The subtitle of the poem is "The Pool Players. Seven at the Golden Shovel." I believe the speakers of the poem are the seven pool players of the poem. These young men have no sense of purpose in their lives, and each day is like the one before. They spend their days shooting pool, drinking, and staying out late. They have dropped out of school and live in a poor neighborhood where their lives are like many of the other young, black men in their community. Words such as "lurk" and "strike" suggest they must engage in criminal activities to support themselves and also support the belief they will die at a young age. These seven young men do represent the plight of young, black men in cities across America during the time.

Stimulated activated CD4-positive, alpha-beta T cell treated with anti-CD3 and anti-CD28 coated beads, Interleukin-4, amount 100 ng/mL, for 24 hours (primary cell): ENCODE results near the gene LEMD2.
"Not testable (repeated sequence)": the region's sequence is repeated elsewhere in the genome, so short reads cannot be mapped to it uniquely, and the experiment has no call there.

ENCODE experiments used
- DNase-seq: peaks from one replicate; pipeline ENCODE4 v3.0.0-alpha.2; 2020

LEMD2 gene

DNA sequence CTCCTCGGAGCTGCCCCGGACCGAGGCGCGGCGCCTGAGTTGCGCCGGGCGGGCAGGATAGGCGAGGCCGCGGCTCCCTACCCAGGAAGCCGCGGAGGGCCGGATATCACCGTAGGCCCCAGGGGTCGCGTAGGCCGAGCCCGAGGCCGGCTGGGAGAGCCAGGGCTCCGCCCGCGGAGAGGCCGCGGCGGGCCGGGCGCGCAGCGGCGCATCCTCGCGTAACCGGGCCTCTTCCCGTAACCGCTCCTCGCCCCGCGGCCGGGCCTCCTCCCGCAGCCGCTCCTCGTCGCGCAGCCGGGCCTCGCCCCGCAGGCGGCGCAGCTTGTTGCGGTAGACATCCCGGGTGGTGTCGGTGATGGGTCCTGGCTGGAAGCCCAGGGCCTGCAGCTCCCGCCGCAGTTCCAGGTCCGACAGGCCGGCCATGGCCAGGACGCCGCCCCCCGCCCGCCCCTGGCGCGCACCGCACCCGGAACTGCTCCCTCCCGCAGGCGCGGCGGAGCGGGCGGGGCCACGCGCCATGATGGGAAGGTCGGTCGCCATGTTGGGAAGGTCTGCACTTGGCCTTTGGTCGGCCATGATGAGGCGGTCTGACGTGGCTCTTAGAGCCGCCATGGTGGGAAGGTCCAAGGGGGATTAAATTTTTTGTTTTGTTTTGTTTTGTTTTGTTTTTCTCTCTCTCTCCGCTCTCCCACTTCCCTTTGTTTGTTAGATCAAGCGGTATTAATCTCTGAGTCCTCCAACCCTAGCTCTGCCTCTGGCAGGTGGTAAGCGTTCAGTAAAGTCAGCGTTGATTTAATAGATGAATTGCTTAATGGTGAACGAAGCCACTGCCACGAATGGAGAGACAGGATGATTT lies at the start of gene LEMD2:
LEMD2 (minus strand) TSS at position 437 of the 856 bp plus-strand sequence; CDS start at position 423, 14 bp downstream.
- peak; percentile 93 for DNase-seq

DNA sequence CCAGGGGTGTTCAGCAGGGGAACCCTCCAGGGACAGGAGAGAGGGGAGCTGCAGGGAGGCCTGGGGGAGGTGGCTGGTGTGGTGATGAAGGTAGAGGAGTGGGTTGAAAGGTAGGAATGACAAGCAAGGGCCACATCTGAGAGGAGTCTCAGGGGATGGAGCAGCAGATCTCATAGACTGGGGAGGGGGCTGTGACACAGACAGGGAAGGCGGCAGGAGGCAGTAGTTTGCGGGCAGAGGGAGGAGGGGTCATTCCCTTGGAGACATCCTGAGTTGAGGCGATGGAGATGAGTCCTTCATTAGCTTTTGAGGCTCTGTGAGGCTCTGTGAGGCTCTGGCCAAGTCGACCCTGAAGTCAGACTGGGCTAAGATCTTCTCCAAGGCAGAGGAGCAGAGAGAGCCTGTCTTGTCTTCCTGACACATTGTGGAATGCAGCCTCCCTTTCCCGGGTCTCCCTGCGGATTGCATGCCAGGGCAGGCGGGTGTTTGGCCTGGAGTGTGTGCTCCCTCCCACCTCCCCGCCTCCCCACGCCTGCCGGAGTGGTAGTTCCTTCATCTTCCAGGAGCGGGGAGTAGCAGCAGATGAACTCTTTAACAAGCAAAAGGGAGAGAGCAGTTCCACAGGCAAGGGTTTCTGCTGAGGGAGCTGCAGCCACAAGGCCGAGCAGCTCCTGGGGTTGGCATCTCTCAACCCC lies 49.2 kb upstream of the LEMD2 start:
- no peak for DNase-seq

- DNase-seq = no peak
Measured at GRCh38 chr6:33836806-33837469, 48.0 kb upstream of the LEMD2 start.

I have included a link below that might further help you to understand the poem.
In my opinion, the speaker in this poem is not any particular person -- it is not someone that we can name. Instead, the speaker in the poem is meant to be someone who represents a certain group of people.
The whole point of the poem is that some young African-American men are making choices that are destructive. They do things like not going to school, things that make them end up dying young. So the speaker is just a representative of that group of young men.
So I would answer this by saying that the speaker is not a specific individual but rather a "person" who is meant to be the representative of a whole group on whose lives the poet is commenting.